Social phobia is a mental health disorder that is difficult to understand because it is among the last anxiety conditions discovered by doctors. In fact, about 7% of people suffer from this condition, which can be debilitating and difficult for doctors to diagnose. Most are aware that their symptoms are not right, but unaware of exactly what they are suffering.
Considerable research has been done, but is not widely read by doctors, although psychiatrists are the most familiar. The disorder is distinguished by feelings of apprehensive around others and nervousness. There is also a deep feeling of humiliation or embarrassment when a patient is faced with group or single social situations, so much so that they fear being watched or unpleasantly evaluated by others. Other symptoms include:
· Feeling of self-consciousness around others
· Feeling that others are judging or staring at you
· Feeling that others see your nervousness
· The ability to relax around others
· A fear of being seen as stupid
· Avoidance of most social interactions or the need to end a lot of distress if socializing
· Racing heart
· Breathing problems
· Dry mouth
· Physical tingling
· Lack of concentration
· Weakness of the legs
· Urge to urinate frequently
· Twitching of muscles
There are many possible causes for social phobia, but some of them appear to result from bad experiences, possibly during childhood, such as bullying, parental rejection or teasing. Some people, most especially teenagers, may become shy as they get older or possibly even socially restrained.
Generally speaking, social phobia starts in the later teenage years and continues on into adulthood. The person can suffer from the inability to interact with others and therefore not experience normal situations wherey they can assess others reactions towards them.
Most people will try to resolve social phobia by themselves by avoiding others, but the best steps initially include:
· Developing an awareness of one's personal qualities and abilities and feeling confident in them and oneself
· Learning that insecurities and fears are normal for everyone
· Finding someone that one can trust to discuss one's feelings and anxiety with
· Using breathing exercise to calm oneself when one feet anxious
· Become aware that making mistakes is normal and that others will not be judging one as harshly as one does oneself
Social phobic sufferers must get professional help if their anxiety is starting to affect their daily lives. If the anxiety interferees with basic things like schooling, self-esteem and relationships with others then it is time to speak to your family doctor. In fact, professional help is as close as getting a referral from your family doctor to get counseling, psychiatric treatment or psycho educational support.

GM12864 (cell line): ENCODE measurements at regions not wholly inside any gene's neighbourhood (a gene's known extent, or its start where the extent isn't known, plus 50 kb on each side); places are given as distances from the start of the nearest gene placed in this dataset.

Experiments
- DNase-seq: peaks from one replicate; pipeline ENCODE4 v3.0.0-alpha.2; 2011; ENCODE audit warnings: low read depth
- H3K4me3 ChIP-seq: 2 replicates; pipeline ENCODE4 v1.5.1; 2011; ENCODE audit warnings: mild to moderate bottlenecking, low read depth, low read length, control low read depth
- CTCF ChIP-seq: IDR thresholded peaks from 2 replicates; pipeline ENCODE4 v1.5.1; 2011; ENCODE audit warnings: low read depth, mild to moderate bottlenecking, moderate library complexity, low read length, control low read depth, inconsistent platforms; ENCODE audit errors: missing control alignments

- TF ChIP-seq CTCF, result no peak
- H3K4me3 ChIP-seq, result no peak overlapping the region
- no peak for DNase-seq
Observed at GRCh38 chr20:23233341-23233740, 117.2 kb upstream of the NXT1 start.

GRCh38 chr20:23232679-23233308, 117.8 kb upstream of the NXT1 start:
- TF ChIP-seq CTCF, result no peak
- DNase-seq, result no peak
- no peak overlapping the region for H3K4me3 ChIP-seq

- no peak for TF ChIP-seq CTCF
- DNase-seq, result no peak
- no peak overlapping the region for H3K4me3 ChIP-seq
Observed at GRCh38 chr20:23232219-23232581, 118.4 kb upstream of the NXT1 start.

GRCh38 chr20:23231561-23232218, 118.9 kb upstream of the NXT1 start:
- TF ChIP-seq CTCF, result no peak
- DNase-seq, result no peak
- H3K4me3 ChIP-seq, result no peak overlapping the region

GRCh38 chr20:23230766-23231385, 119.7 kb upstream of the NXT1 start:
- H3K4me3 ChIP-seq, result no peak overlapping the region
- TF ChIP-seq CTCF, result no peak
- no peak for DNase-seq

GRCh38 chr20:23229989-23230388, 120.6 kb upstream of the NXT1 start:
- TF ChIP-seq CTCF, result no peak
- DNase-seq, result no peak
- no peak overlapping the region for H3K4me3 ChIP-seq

There are many online counseling services and support groups that help people suffering from anxiety disorders of all types. Some specifically deal with social phobia. These groups and counselors allow patients who do not want their doctors to become aware of their mental health issue to get the help they need without the further embarrassment and stigma that they may feel goes along with having a mental illness. Some useful support sites include the Social Phobia / Social Anxiety Association, the Social Phobia Network and Social Phobia Support.
Social phobia is one type of social phobia disorder that does not have to be treated alone and it is treatable with the proper support and medical intervention. However, understanding that one is not the only one suffering this in the world and not judging oneself harshly for suffering it, as well as getting support and medical help are the best steps to ending the difficulties and debilitating affects it is having on one's life. Getting help now from family, friends and one's family doctor is the only sure way to guarantee one's social phobia can be resolved. The first step is in understanding that one has a disorder. The second step is in understanding what the disorder is and why one has it. The final step is making positive changes to rid oneself of the disorder forever.